There are many other factors to consider when working out CO2 calculations, these include, air conditioning or heating rooms, the number of room nights per group, the source of food items, and how the energy is being produced in each country. Using reliable and externally audited carbon calculators, we can create draft footprints before and after events so that clients have tangible targets in offsetting their carbon emissions.

Gala dinners, lunches, coffee breaks, group breakfasts and site visit tastings are incorporated into our conferences and events. With this in mind, a waste management or food rescue plan is hatched out with the venue and caterers. Sometimes our venues and caterers already have good recycling and composting programmes in place which is fantastic. However, whether they do or don’t, it isn’t always part of initial conversations and so we push to understand what exactly is possible. Can they recycle paper, carboard, tins, glass, plastic, and cooking oil? Can they compost?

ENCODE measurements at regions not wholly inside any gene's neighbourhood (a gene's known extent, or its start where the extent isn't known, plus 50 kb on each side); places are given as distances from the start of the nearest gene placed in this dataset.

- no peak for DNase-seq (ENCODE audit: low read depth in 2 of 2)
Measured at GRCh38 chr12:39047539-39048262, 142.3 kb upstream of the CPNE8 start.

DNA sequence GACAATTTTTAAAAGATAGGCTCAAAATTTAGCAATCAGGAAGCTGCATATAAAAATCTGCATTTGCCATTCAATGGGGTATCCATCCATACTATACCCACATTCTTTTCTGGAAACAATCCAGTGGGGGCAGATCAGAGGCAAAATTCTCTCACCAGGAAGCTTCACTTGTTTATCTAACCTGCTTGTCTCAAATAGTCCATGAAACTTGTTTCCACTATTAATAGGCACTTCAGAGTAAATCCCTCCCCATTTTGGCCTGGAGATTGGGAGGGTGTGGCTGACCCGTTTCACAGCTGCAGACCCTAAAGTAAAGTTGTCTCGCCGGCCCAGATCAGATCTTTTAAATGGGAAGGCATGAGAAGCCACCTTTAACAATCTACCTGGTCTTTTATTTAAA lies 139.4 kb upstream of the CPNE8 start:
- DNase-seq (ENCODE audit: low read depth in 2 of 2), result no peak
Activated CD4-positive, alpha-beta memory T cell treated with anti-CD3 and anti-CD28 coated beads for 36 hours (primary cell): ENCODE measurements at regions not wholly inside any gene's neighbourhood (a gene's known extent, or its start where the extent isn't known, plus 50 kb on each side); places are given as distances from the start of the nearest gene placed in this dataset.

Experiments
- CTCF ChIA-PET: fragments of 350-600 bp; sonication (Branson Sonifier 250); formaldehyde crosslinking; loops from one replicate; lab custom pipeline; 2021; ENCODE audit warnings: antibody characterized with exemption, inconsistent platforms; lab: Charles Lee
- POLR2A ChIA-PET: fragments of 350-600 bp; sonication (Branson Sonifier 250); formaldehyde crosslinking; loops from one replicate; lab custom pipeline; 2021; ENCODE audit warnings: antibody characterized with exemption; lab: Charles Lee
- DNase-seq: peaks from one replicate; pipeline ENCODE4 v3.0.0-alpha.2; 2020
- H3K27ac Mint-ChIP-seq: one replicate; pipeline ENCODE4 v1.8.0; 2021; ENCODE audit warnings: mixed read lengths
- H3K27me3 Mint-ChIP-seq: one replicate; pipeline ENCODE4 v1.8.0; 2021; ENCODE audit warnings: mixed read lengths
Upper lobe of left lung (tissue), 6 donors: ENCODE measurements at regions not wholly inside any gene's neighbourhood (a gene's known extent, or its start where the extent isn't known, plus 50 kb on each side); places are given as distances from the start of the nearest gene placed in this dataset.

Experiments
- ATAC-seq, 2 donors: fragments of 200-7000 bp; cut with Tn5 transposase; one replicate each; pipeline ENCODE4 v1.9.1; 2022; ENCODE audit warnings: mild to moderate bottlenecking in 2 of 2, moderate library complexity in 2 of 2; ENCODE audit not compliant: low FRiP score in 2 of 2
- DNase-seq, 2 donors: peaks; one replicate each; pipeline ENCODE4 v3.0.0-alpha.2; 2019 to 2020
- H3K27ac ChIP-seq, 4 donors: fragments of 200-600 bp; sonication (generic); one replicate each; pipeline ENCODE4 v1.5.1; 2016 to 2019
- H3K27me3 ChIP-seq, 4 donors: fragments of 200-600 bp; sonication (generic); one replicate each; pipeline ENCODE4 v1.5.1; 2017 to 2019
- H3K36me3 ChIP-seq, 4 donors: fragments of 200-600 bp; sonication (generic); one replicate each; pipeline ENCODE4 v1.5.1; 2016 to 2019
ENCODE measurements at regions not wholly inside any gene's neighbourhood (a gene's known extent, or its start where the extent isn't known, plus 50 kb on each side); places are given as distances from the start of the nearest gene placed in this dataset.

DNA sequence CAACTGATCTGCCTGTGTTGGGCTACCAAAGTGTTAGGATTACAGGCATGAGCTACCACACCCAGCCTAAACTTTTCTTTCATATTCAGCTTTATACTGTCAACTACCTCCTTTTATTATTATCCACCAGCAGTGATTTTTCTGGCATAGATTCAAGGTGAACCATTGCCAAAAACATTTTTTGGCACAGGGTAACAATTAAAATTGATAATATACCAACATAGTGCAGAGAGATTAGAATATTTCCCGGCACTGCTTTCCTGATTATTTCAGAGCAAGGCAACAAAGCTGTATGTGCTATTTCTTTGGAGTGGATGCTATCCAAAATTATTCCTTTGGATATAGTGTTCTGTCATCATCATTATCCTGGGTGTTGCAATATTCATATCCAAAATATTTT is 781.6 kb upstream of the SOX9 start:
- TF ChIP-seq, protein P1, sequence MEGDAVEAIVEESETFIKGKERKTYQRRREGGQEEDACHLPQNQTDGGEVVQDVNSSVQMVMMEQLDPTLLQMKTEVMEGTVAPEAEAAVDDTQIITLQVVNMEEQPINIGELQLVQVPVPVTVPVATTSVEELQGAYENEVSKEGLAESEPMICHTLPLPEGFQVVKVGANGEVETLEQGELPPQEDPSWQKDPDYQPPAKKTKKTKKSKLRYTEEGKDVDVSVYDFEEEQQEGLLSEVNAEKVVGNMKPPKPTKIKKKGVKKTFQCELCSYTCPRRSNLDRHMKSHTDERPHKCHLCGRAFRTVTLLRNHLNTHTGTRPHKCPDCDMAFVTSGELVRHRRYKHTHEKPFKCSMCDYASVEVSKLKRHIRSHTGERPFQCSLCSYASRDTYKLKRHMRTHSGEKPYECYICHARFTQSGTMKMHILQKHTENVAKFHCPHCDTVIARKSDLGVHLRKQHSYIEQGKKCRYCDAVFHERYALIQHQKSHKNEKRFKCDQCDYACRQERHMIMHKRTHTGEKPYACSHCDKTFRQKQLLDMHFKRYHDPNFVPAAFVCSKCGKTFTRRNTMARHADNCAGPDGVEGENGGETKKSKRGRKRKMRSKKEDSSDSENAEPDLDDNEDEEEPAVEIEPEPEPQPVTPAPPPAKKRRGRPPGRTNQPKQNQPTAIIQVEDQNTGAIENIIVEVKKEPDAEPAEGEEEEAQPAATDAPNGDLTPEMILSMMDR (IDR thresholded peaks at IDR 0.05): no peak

The responsibility on event organisers lies with education and communication. It’s about attendees understanding why there is enough food but not so many choices, and catering companies understanding that there are better ways to showcase their abilities than to produce mass options. According to a recent study, 71% of travellers (booking.com), want to make more of an effort to travel sustainably, so by providing attendees and suppliers with solutions, this is the first step to being more environmentally conscious. In some countries, this is culturally driven, so having these conversations, requesting information about the supplier’s sustainability credentials, and setting expectations is important.